There is a common trap that we fall into as developers, and it is believing that because some code “worked” that the code was written “correctly”. In reality, for most technical problems, a good developer can likely point out several different solutions. Any of those solutions might be perfectly reasonable, while none of them is the single “correct way”. Different solutions optimize for for different things You can only optimize for a few things at once, and there are always tradeoffs.
A while back I went through the interview process at a company I won’t name here. The first interview was basically just a phone screen, where I was able to chat with my would-be manager about things like compensation range, tech stack, work duties, etc. It went well! The guy was delightful. I moved on to a second interview, which was a live coding session that lasted 1 hour where I completed two technical problems.
It’s either a blessing or a curse when choosing to learn Python or C++ because there couldn’t be two more opposing languages to compare. On the one side, we have Python, a high-level, multiparadigm, general-purpose language most known for its strength and security, and on the other, C++, a high-level, object-oriented, general-purpose language, which is popular for its fast, lightweight capabilities. Python supports procedural, object-oriented, and functional programming and is often described as “batteries included” because of its comprehensive standard library.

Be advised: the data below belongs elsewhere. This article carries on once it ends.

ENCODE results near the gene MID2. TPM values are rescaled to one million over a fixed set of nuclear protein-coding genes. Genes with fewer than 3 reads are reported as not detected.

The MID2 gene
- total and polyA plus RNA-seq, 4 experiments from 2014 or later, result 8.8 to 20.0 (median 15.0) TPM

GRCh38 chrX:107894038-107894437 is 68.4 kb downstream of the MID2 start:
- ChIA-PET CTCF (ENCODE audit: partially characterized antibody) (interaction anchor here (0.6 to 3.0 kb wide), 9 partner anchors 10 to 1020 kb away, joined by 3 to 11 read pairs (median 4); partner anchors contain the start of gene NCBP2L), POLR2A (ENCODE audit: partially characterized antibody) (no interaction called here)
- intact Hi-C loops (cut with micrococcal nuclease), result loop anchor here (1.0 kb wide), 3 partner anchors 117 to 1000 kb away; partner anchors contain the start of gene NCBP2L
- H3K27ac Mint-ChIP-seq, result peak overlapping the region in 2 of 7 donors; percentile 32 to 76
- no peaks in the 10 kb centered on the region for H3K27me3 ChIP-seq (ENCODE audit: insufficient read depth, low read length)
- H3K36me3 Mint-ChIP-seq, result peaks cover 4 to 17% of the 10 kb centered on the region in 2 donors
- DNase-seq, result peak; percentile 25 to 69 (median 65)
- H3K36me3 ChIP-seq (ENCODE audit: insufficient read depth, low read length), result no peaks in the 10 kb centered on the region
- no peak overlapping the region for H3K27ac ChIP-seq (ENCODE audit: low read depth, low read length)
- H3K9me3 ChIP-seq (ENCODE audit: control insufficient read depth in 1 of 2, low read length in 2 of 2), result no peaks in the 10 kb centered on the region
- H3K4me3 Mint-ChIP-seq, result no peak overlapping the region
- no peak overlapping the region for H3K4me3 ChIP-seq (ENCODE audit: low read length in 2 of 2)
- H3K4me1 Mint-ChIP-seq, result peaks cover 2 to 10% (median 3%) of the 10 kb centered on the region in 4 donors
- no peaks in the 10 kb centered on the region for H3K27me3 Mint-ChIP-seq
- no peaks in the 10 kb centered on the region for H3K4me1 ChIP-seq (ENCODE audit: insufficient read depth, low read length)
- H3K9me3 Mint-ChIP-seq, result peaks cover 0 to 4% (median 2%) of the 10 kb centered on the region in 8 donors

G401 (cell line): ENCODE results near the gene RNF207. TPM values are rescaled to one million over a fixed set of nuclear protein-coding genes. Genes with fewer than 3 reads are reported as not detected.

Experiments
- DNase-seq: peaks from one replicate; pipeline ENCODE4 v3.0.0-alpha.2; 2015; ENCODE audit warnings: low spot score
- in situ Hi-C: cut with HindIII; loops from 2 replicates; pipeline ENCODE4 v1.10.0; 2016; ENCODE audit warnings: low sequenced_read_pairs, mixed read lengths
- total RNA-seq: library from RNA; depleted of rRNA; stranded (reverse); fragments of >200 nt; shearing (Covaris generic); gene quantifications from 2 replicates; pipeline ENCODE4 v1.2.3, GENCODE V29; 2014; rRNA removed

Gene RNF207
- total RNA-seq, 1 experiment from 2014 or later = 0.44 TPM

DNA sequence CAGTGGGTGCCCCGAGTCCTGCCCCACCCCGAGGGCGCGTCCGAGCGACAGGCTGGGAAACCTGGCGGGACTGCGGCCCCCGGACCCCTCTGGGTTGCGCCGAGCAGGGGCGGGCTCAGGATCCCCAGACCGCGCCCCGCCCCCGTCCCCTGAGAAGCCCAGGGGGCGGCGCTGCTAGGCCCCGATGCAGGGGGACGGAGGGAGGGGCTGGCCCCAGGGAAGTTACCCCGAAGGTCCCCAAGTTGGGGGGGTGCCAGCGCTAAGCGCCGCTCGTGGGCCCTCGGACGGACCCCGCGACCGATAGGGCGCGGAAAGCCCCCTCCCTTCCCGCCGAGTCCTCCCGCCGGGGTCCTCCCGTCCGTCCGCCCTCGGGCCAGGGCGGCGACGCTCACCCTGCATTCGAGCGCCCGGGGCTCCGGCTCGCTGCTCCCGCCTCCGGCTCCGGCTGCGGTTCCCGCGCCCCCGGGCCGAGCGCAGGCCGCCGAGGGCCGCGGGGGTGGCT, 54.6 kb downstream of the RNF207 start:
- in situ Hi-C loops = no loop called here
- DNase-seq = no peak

PHP famously claims to be the backend programming language for just under 80% of the Internet. However, if you look at the popularity rankings of programming languages, Python is consistently far ahead of PHP. How can that be? Both languages can be used for backend web development, and PHP was even specifically made for that. So which one is better, Python or PHP? If I were starting fresh, I’d pick learning Python versus PHP any day, and here’s why.
It’s hard finding good product people. That fact is really a tragedy because they are probably the most important part of any product-focused organization. I think there is a misconception in the software industry that product managers have a good sense of “what users want”, “what the next feature should be” or “ux design”. In reality, I’ve come to believe that the best product managers aren’t good at any of that, and they know it.
A ruby is a beautiful red gemstone; a python is a beautiful green snake. Aside from that, they’re both very popular programming languages. They’re popular for different reasons, and they’re good at different things. Before you choose between Ruby vs. Python, make sure you ask yourself these 10 questions. While I’m more familiar with Python since I use it for web scraping and data cleaning, Ruby is also worth a mention.
Everyone wants to know the best way to learn to code Python nowadays. It’s a great language, as I’ve written about before, with great career prospects and tons of useful features. For as many reasons as there are to learn Python, there is probably an equivalent number of ways to learn Python. You can already tell because this is a listicle and not a tweet, but the best method to learn Python does not have a single answer.